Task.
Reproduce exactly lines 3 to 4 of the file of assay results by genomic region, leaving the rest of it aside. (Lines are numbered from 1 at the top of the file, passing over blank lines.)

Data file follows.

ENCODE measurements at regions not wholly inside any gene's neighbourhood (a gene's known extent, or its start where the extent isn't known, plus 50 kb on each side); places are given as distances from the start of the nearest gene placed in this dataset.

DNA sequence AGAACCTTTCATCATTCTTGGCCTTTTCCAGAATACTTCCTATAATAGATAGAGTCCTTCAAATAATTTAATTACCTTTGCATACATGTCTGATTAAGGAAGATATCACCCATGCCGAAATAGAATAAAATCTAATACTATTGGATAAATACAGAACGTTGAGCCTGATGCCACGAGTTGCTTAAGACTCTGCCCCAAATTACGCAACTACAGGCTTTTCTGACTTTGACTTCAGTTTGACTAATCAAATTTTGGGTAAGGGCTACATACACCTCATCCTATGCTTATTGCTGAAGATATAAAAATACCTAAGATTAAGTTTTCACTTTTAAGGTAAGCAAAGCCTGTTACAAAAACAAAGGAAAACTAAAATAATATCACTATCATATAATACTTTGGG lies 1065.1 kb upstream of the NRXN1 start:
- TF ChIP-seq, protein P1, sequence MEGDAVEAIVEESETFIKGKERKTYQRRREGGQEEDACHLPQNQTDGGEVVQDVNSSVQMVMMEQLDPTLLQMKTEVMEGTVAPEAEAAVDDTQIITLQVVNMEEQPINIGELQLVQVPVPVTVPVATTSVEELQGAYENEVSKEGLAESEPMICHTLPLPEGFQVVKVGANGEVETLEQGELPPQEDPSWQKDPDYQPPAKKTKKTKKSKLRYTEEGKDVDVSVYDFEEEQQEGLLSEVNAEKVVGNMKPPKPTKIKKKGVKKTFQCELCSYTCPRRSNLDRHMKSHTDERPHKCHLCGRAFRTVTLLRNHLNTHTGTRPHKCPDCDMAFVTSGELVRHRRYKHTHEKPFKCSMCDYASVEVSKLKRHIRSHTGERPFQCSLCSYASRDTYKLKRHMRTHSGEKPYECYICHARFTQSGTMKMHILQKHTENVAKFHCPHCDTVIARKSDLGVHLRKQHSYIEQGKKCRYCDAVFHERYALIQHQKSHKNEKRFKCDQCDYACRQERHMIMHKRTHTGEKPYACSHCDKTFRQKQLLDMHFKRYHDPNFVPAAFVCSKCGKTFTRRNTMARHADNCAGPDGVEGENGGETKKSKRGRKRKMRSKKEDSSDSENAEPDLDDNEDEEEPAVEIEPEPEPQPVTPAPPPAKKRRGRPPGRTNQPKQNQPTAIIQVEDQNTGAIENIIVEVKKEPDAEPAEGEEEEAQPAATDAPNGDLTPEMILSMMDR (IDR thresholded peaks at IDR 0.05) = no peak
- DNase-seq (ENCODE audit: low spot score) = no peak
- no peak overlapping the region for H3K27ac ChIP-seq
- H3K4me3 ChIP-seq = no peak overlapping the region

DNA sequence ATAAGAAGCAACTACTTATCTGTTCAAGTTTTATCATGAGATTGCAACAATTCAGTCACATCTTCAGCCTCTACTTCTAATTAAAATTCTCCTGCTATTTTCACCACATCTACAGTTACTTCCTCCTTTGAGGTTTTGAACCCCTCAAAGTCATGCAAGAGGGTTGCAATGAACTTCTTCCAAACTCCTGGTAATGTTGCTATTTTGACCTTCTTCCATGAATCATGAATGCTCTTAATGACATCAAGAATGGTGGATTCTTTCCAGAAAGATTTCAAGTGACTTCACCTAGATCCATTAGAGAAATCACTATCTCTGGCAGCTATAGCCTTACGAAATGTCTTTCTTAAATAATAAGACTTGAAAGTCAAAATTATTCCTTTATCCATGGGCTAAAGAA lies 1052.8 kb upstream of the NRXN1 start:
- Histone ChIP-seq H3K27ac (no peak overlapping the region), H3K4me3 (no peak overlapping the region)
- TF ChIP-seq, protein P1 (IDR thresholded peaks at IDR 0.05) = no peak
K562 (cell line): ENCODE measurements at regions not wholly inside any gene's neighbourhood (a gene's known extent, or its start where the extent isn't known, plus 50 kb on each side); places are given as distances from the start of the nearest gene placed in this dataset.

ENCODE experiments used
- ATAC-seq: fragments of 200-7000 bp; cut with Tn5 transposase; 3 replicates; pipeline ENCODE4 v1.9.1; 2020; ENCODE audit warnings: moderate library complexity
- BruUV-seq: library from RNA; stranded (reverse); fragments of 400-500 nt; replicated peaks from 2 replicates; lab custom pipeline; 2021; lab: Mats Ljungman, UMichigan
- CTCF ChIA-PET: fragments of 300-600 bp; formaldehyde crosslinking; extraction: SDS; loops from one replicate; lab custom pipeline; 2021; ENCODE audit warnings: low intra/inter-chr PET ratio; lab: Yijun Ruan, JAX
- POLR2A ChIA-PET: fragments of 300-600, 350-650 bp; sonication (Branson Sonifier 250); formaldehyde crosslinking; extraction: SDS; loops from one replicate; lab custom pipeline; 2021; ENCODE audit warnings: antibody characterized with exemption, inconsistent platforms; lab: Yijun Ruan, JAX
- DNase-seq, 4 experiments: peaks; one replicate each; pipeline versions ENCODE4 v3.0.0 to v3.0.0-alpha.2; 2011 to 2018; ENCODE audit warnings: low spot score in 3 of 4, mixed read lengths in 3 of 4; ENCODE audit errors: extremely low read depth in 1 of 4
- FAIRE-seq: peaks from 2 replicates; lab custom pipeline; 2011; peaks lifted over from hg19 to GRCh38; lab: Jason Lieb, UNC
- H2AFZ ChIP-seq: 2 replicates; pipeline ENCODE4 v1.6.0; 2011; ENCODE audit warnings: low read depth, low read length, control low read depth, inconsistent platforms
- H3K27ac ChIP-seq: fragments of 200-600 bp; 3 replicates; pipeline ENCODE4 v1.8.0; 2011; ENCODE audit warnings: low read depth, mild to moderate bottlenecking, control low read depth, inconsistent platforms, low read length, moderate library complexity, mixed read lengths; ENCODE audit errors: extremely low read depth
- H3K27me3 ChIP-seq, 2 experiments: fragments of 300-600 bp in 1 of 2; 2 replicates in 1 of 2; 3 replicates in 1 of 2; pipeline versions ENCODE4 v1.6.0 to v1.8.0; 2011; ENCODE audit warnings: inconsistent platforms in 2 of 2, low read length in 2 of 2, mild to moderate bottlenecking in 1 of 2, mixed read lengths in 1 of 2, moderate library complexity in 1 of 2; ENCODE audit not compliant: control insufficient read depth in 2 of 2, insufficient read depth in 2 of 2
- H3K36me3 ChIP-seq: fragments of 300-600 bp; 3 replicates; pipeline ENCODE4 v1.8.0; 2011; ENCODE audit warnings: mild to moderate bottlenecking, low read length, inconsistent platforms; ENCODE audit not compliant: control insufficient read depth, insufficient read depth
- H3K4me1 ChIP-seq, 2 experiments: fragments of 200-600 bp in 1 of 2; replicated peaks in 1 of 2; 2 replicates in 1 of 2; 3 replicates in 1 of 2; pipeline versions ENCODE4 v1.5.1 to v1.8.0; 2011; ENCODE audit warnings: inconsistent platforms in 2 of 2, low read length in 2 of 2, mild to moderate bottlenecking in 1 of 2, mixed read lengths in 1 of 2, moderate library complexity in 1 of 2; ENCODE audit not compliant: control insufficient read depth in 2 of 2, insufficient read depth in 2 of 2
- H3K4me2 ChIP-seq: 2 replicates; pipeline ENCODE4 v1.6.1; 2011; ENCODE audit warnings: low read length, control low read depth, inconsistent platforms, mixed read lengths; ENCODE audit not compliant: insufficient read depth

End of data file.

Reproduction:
- TF ChIP-seq, protein P1, sequence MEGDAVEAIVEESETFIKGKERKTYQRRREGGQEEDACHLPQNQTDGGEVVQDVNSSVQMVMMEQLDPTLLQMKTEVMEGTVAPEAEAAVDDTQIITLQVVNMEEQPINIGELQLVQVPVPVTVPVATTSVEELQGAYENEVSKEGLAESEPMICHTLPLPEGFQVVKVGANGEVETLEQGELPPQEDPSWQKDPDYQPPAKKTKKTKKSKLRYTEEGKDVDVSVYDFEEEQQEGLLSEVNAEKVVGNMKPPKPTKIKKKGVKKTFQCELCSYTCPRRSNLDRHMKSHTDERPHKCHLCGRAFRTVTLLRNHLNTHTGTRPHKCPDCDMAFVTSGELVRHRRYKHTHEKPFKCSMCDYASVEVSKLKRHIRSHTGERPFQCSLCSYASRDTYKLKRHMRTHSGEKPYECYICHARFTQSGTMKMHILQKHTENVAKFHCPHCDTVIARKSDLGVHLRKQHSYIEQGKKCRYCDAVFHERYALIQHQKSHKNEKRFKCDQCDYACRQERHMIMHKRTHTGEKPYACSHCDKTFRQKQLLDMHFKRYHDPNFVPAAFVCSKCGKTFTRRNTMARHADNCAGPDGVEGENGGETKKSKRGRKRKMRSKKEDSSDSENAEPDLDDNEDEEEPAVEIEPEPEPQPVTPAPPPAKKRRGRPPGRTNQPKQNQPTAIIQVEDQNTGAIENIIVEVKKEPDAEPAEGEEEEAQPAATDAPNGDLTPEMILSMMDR (IDR thresholded peaks at IDR 0.05) = no peak
- DNase-seq (ENCODE audit: low spot score) = no peak